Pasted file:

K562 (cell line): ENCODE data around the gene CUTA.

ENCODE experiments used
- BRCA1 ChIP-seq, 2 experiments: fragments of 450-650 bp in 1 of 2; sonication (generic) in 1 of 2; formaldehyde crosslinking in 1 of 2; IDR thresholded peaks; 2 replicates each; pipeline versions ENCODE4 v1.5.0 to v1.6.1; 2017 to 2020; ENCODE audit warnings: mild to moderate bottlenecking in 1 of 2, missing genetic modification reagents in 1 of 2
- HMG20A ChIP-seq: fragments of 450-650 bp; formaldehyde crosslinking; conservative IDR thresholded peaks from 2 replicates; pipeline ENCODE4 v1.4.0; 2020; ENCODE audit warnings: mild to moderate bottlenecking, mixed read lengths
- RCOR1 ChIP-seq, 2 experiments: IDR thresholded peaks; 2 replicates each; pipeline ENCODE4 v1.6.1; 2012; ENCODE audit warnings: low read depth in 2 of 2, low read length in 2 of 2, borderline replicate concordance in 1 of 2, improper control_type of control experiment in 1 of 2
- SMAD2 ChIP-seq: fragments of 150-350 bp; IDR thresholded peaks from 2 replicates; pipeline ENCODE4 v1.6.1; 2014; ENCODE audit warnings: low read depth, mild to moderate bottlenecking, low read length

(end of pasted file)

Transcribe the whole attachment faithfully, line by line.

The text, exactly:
K562 (cell line): ENCODE data around the gene CUTA.

ENCODE experiments used
- BRCA1 ChIP-seq, 2 experiments: fragments of 450-650 bp in 1 of 2; sonication (generic) in 1 of 2; formaldehyde crosslinking in 1 of 2; IDR thresholded peaks; 2 replicates each; pipeline versions ENCODE4 v1.5.0 to v1.6.1; 2017 to 2020; ENCODE audit warnings: mild to moderate bottlenecking in 1 of 2, missing genetic modification reagents in 1 of 2
- HMG20A ChIP-seq: fragments of 450-650 bp; formaldehyde crosslinking; conservative IDR thresholded peaks from 2 replicates; pipeline ENCODE4 v1.4.0; 2020; ENCODE audit warnings: mild to moderate bottlenecking, mixed read lengths
- RCOR1 ChIP-seq, 2 experiments: IDR thresholded peaks; 2 replicates each; pipeline ENCODE4 v1.6.1; 2012; ENCODE audit warnings: low read depth in 2 of 2, low read length in 2 of 2, borderline replicate concordance in 1 of 2, improper control_type of control experiment in 1 of 2
- SMAD2 ChIP-seq: fragments of 150-350 bp; IDR thresholded peaks from 2 replicates; pipeline ENCODE4 v1.6.1; 2014; ENCODE audit warnings: low read depth, mild to moderate bottlenecking, low read length